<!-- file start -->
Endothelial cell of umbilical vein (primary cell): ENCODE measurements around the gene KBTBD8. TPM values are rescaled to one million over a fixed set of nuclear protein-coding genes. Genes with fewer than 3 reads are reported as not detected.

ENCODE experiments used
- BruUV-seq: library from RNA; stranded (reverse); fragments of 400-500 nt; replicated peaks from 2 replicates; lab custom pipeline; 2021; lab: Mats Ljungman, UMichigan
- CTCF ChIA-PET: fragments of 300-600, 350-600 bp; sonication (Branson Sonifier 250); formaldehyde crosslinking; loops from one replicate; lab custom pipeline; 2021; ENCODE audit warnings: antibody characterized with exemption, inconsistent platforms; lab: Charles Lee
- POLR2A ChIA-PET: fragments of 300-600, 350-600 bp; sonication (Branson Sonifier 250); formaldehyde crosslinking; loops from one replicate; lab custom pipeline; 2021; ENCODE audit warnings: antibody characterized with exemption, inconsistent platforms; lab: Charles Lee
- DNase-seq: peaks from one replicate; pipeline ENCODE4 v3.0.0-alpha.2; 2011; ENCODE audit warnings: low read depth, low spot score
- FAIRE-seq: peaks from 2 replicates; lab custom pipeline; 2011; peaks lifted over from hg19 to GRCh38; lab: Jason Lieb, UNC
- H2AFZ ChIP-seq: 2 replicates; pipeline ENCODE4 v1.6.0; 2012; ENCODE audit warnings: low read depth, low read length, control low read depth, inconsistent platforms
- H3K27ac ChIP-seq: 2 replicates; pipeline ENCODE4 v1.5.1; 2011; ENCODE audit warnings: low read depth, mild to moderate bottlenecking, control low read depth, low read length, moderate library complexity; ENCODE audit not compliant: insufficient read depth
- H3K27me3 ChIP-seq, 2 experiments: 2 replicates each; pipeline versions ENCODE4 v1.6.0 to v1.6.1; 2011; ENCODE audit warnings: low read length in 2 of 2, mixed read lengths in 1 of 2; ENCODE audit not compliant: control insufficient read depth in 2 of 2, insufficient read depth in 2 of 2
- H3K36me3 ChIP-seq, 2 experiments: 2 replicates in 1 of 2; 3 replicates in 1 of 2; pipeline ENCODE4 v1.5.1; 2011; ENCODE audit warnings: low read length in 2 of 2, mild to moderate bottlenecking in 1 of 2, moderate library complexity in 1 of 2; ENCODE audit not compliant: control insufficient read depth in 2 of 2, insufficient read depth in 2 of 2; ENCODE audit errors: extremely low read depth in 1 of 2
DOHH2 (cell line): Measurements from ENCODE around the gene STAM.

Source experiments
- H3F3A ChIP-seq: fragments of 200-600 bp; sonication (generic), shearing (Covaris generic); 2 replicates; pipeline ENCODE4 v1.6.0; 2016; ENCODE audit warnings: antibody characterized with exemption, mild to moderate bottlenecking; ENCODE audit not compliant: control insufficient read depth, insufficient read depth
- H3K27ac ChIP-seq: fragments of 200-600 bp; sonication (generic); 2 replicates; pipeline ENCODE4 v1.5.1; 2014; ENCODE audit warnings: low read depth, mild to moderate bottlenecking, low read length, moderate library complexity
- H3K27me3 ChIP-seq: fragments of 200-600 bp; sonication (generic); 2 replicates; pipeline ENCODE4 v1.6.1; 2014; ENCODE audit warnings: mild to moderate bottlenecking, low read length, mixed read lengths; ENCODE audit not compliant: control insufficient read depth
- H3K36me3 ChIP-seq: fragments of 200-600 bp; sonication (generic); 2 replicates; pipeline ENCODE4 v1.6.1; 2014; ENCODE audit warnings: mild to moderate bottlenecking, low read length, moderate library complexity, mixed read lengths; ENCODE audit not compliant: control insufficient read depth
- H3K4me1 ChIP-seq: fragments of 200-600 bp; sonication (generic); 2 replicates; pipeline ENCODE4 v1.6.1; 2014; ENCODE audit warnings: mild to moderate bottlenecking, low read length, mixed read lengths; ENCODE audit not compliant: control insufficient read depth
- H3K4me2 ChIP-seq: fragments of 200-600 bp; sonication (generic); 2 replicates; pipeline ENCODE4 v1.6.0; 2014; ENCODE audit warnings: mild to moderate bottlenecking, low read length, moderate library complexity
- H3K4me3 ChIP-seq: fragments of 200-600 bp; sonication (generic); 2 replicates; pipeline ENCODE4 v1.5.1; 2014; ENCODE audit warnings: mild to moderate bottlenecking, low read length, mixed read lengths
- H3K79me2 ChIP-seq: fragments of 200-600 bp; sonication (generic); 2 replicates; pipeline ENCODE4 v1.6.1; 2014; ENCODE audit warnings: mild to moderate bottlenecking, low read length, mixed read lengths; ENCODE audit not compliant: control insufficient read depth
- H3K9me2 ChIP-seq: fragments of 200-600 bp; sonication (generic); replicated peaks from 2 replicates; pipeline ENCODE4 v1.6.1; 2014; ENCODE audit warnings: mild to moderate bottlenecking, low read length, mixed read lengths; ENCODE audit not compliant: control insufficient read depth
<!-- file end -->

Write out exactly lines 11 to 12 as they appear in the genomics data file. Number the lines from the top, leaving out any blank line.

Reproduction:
- H3K36me3 ChIP-seq, 2 experiments: 2 replicates in 1 of 2; 3 replicates in 1 of 2; pipeline ENCODE4 v1.5.1; 2011; ENCODE audit warnings: low read length in 2 of 2, mild to moderate bottlenecking in 1 of 2, moderate library complexity in 1 of 2; ENCODE audit not compliant: control insufficient read depth in 2 of 2, insufficient read depth in 2 of 2; ENCODE audit errors: extremely low read depth in 1 of 2
DOHH2 (cell line): Measurements from ENCODE around the gene STAM.